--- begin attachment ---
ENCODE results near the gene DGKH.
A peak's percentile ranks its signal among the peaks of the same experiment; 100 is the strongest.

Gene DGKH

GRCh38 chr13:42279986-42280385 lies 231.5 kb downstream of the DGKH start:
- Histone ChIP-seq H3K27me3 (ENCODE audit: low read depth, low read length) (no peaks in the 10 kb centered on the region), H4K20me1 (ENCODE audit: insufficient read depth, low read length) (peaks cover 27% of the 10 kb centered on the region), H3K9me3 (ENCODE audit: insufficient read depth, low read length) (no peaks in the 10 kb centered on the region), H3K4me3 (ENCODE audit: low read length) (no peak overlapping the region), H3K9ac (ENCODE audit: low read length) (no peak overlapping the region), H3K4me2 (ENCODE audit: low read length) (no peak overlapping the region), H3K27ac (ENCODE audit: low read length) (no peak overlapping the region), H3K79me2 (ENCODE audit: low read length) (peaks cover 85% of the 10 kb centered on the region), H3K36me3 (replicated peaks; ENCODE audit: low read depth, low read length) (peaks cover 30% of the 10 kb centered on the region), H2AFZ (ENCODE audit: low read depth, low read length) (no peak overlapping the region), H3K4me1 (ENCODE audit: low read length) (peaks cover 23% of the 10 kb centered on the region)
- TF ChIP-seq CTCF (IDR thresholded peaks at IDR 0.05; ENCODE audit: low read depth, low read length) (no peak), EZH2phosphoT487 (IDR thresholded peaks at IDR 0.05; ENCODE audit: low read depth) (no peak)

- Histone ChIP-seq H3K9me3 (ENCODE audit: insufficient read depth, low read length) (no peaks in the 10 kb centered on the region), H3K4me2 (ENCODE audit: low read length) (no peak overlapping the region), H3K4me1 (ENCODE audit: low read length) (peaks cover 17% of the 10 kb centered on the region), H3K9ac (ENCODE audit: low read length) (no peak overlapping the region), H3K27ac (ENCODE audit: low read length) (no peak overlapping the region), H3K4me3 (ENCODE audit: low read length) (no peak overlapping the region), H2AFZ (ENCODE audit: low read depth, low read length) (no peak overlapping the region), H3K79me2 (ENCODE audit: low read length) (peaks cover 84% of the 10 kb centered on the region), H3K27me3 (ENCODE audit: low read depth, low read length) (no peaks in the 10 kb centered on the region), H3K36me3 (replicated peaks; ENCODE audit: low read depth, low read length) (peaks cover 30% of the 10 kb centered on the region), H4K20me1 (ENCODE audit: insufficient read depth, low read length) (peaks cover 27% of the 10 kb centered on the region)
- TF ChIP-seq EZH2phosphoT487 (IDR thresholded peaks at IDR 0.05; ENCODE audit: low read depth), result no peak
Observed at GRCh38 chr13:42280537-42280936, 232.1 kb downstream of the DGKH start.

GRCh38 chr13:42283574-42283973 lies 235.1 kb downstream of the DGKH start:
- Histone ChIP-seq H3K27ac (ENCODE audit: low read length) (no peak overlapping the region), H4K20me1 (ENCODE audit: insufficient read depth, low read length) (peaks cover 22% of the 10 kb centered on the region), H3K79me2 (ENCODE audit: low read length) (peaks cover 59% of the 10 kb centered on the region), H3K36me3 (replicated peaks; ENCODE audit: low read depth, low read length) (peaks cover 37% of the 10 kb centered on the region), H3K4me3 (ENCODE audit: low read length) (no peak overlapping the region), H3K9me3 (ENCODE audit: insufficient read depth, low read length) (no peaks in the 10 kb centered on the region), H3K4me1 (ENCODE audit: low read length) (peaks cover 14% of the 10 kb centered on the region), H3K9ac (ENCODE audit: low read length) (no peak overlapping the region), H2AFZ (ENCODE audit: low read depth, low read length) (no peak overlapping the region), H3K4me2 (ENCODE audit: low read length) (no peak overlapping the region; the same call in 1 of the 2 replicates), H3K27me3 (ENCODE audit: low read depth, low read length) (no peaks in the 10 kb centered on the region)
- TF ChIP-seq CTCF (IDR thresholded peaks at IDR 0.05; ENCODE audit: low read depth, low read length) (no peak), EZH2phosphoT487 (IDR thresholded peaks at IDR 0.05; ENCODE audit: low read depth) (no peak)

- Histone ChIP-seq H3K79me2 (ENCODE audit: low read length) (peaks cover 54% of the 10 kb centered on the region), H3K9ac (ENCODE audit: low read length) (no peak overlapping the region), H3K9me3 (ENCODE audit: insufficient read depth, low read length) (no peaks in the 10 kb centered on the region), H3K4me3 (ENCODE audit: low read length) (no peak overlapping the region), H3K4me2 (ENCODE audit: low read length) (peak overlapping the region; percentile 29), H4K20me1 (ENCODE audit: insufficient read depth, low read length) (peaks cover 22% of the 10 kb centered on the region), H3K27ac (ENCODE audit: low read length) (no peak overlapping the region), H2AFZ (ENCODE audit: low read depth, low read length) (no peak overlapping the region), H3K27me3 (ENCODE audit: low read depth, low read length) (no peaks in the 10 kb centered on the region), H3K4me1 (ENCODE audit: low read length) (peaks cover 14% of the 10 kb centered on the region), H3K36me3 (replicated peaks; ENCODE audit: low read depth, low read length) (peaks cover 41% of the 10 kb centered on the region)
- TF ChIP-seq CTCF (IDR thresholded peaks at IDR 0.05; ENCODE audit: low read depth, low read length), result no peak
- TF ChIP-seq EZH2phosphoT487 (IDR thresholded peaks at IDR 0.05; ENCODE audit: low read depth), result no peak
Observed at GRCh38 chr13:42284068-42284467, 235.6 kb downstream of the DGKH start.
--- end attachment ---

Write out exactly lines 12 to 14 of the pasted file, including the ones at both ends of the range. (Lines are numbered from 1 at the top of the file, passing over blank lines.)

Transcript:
- TF ChIP-seq CTCF (IDR thresholded peaks at IDR 0.05; ENCODE audit: low read depth, low read length) (no peak), EZH2phosphoT487 (IDR thresholded peaks at IDR 0.05; ENCODE audit: low read depth) (no peak)

- Histone ChIP-seq H3K79me2 (ENCODE audit: low read length) (peaks cover 54% of the 10 kb centered on the region), H3K9ac (ENCODE audit: low read length) (no peak overlapping the region), H3K9me3 (ENCODE audit: insufficient read depth, low read length) (no peaks in the 10 kb centered on the region), H3K4me3 (ENCODE audit: low read length) (no peak overlapping the region), H3K4me2 (ENCODE audit: low read length) (peak overlapping the region; percentile 29), H4K20me1 (ENCODE audit: insufficient read depth, low read length) (peaks cover 22% of the 10 kb centered on the region), H3K27ac (ENCODE audit: low read length) (no peak overlapping the region), H2AFZ (ENCODE audit: low read depth, low read length) (no peak overlapping the region), H3K27me3 (ENCODE audit: low read depth, low read length) (no peaks in the 10 kb centered on the region), H3K4me1 (ENCODE audit: low read length) (peaks cover 14% of the 10 kb centered on the region), H3K36me3 (replicated peaks; ENCODE audit: low read depth, low read length) (peaks cover 41% of the 10 kb centered on the region)
- TF ChIP-seq CTCF (IDR thresholded peaks at IDR 0.05; ENCODE audit: low read depth, low read length), result no peak